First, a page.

The government has been urged to protect vulnerable people by ensuring that no asylum seeker shares a bedroom with a stranger during the COVID-19 crisis.
Galway Anti-Racism Network and Galway Traveller Movement say that the current situation is ‘intolerable and inhumane’.
They commented that to date, people in Ireland have made supreme efforts to implement public health measures aimed at confining the spread of COVID-19.
However, people living in Direct Provision are currently being prevented from adhering to advice on social distancing or self-isolation.
Galway Anti Racism Network said that asylum seekers in Direct Provision centres across Ireland are being compelled to share confined spaces including bedrooms, communal toilets, communal showers, kitchens, and canteens.
“Notwithstanding efforts to temporarily rehouse asylum seekers in hotels, this provisional accommodation continues to require asylum seekers to share communal facilities, including bedrooms, with strangers,” said a spokesperson for the organisation.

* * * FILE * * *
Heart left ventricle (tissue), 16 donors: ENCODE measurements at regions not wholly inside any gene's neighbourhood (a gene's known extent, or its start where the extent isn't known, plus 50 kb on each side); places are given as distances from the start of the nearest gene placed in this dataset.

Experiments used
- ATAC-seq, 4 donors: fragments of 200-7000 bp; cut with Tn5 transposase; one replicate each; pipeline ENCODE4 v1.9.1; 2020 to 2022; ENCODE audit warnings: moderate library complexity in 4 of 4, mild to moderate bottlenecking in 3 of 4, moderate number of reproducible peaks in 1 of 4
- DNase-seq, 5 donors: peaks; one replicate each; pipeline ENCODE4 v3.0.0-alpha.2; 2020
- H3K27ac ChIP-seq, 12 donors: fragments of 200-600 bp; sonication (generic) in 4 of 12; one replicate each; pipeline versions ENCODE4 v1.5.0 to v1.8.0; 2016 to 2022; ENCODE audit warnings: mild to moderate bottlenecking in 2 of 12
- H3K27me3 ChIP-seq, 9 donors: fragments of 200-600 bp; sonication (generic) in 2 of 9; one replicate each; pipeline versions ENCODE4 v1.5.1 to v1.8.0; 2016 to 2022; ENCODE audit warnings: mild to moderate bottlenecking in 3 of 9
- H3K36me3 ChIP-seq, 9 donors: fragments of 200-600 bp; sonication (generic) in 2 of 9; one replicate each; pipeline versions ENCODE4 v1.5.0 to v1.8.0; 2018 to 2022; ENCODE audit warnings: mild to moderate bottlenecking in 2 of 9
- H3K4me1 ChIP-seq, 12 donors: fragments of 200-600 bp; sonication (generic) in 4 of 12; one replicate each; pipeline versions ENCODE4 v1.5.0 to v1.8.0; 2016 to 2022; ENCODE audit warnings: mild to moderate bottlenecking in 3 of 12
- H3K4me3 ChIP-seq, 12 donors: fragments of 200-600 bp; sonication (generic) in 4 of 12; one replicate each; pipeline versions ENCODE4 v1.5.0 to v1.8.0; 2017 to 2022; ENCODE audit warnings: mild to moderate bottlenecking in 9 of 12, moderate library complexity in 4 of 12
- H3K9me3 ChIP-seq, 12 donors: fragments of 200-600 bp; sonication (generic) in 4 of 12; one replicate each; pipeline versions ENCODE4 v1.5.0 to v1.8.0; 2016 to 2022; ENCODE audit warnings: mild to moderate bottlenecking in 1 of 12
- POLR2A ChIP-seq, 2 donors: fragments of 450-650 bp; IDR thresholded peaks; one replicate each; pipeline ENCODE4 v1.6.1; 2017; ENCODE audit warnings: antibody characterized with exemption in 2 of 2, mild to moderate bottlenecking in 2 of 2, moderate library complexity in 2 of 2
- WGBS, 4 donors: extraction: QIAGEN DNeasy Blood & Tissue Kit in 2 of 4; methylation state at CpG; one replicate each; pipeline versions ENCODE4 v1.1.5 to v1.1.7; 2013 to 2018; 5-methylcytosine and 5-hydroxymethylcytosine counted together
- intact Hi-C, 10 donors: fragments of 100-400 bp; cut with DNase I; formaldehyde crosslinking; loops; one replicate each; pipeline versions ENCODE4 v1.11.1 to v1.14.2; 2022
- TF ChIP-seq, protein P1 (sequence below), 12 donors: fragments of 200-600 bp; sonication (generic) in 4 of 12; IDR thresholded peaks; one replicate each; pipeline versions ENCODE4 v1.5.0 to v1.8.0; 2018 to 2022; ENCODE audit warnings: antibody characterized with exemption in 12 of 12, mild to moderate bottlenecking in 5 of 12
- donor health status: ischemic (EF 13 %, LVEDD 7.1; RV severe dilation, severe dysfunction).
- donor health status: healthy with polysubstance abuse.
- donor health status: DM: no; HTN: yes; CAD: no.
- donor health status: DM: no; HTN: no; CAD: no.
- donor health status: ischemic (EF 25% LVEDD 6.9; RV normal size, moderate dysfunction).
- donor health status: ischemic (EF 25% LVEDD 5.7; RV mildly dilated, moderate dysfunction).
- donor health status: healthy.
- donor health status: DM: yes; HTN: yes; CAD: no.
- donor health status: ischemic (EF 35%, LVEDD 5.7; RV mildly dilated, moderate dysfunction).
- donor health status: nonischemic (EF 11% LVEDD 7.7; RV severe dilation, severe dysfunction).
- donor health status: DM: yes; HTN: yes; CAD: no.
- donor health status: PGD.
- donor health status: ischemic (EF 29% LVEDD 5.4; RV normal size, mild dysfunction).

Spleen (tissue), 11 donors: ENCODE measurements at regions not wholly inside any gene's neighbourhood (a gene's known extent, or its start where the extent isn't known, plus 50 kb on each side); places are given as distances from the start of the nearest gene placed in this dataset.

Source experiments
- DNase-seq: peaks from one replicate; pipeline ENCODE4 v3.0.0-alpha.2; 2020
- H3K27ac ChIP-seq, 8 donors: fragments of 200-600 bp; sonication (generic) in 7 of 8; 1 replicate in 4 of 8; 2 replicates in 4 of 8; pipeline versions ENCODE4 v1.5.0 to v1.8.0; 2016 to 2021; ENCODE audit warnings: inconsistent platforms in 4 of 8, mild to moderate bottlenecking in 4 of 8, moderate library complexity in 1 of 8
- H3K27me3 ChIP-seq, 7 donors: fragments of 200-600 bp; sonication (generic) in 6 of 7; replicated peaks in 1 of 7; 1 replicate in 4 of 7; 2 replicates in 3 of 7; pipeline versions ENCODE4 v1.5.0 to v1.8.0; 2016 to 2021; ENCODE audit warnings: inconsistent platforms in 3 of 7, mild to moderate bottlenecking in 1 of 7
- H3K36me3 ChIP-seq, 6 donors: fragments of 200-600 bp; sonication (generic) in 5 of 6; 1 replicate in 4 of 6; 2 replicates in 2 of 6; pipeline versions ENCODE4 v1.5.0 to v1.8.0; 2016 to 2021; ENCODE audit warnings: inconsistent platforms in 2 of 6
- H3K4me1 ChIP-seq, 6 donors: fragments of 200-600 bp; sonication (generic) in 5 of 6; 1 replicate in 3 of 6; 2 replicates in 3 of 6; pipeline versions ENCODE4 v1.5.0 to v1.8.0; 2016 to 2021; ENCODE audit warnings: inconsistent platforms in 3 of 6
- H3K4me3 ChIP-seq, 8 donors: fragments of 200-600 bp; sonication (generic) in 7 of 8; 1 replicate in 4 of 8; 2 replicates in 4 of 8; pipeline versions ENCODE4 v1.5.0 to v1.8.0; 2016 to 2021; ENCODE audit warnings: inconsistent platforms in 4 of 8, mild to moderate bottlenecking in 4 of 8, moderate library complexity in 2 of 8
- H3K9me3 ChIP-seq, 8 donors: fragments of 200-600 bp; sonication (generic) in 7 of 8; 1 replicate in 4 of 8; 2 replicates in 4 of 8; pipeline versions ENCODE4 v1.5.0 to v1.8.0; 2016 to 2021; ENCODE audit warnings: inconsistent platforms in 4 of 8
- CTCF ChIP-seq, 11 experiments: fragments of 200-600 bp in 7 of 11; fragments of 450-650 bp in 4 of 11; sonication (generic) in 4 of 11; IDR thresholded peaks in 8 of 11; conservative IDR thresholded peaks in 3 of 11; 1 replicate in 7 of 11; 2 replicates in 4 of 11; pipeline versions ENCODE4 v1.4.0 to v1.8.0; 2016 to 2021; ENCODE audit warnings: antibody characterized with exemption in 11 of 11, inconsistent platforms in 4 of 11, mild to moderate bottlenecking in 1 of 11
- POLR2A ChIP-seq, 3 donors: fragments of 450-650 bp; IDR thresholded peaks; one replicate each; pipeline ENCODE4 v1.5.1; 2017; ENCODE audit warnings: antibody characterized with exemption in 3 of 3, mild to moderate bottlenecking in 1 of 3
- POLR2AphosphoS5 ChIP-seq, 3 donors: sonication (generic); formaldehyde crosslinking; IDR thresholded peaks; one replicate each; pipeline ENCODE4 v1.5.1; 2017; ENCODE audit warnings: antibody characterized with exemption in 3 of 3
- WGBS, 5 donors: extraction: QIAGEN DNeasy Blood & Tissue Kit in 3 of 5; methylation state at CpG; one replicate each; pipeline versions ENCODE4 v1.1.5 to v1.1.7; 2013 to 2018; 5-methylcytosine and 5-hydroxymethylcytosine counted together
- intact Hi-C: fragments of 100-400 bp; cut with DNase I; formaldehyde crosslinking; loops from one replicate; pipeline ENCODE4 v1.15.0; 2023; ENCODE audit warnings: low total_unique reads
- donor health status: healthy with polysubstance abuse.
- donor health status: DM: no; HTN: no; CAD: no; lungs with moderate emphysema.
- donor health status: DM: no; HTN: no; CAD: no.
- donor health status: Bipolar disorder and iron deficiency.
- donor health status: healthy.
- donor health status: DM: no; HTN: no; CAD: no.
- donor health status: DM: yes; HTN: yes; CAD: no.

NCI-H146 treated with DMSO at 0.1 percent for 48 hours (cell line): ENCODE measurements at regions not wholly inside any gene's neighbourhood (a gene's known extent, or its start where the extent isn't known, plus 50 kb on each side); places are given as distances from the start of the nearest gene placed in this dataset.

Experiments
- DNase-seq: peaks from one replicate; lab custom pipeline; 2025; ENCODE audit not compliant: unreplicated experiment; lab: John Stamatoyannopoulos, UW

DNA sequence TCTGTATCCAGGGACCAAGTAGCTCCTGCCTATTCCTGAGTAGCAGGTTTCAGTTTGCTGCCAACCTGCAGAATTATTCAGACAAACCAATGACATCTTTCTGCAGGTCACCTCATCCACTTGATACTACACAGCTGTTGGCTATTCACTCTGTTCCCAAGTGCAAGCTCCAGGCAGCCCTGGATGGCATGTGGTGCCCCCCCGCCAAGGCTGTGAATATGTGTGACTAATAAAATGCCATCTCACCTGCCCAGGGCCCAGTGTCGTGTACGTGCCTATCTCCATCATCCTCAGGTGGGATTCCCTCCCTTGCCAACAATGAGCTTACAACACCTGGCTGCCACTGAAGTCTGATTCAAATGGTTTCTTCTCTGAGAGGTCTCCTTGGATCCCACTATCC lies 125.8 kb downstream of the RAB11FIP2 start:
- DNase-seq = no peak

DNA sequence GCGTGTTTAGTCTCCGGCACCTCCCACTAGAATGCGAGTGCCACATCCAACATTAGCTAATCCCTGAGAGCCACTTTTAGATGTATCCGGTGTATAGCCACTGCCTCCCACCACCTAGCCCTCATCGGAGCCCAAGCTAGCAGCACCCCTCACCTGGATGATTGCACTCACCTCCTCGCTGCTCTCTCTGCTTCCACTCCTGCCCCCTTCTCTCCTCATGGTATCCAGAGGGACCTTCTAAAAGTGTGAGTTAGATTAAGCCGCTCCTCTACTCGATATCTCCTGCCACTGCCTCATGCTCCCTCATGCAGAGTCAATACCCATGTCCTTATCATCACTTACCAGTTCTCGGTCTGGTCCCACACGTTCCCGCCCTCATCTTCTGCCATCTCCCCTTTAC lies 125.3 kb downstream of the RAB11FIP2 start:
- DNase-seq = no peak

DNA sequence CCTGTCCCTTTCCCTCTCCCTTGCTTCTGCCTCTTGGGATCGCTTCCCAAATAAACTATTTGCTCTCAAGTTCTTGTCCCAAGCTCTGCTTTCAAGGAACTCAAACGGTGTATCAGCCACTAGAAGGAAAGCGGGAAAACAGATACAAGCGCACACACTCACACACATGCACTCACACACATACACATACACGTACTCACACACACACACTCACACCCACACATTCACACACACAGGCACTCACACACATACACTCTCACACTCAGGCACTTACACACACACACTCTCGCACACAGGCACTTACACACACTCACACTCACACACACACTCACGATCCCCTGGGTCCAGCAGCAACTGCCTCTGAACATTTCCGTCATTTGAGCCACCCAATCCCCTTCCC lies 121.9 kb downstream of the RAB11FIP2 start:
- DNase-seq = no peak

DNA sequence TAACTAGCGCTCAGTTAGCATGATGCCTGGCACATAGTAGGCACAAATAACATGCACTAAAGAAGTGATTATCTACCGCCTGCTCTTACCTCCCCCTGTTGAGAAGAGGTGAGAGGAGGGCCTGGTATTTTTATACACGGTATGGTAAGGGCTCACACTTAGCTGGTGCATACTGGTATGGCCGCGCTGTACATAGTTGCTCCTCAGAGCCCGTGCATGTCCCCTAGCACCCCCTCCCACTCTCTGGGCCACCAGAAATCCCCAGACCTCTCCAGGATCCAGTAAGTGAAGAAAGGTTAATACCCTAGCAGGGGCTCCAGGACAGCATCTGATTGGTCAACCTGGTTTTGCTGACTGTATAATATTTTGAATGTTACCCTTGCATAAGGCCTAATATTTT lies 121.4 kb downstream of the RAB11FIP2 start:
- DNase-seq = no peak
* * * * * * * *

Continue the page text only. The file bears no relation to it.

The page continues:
“This means that people living in Direct Provision are being treated differently to the rest of the Irish population.
“The practices being followed suggest the health of asylum seekers – and even their lives -are seen, by the Irish state, as being of lesser importance.
“As an anti-racism organisation, we are deeply concerned that such downgrading of the
health welfare of asylum seekers is a sign that the system of Direct Provision is
“We do not believe that Irish people under the care of the state would be treated in this way.”